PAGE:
This was not a long book and it was not particularly poorly written, but it just wasn't compelling enough to move me forward in a reasonable fashion. I can emphasize with the main character (I too find most people tedious and keep myself aloof, I am good at being useful without having friends), but I didn't really like her. I was not really interested in her life and instead of finding the affair between her and Lazarus interesting I just thought it bordered on ridiculous. Clearly the novel is fantastical, but it wasn't beautiful or entertaining in the way that I expect fantasy to be.
I felt like Hoffman was reaching too far too hard with her fairy tale parallels, the star crossed lovers and then the neat tying up of loose ends with Ned's death and her reunion with Jack.
That said, I did like a few quotes. The first two have to do with the distinction between love and obsession:
"What is the difference between love and obsesssion? Didn't both make you stay up all night, wandering the streets, a victim of your own imagination, your own heartbeat? Didn't you fall into both, headfirst into quicksand? Wasn't every man in love a fool and every woman a slave?" "I thought perhaps I'd discovered the difference between love and obsession. Only one of them puts you in jeopardy."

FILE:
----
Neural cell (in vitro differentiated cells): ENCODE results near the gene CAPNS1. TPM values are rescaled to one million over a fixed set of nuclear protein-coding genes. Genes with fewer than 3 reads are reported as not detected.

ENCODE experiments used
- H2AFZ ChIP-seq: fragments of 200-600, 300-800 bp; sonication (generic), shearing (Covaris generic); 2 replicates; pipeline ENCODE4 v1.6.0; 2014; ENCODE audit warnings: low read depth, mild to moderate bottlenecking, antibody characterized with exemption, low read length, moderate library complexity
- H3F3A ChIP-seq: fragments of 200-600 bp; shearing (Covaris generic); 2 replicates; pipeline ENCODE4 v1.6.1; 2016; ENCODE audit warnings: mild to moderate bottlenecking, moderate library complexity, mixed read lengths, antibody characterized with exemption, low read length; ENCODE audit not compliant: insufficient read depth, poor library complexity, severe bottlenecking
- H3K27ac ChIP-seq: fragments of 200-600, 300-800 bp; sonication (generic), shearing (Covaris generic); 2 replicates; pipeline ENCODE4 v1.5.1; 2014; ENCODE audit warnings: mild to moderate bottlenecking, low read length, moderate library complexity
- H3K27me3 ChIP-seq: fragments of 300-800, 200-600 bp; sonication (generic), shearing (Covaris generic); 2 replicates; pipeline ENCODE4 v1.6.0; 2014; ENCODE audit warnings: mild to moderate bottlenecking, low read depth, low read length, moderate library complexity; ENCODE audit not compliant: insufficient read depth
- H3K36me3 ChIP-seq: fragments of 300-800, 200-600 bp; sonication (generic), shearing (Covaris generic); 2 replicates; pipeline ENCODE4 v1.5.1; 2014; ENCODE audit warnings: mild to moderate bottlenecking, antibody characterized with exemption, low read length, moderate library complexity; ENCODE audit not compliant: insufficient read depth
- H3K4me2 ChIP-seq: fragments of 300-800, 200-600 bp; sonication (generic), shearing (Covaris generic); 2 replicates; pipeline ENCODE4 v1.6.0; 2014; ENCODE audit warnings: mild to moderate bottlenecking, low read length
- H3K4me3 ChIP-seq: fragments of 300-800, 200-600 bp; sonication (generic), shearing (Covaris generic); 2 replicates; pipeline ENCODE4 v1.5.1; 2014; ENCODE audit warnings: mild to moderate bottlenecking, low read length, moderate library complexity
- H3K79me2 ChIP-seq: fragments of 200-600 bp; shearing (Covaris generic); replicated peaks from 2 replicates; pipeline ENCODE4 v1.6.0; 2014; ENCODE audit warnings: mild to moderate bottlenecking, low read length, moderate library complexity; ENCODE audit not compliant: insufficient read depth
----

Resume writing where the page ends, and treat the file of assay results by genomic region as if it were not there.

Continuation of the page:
"Feel lucky for what you have when you have it. Isn't that the point? Happily ever after doesn't mean happy forever."
"The story is always about searching for the truth, no matter what it might bring. Even when nothing was what it appeard to be, when everthing was hidden, there was a center not even I could run from: who I truly was, what I felt, what I was deep inside."
While not great literature (or even necessarily worth reading), this novel at least taps into a few of my favorite themes on finding happiness and peace within oneself.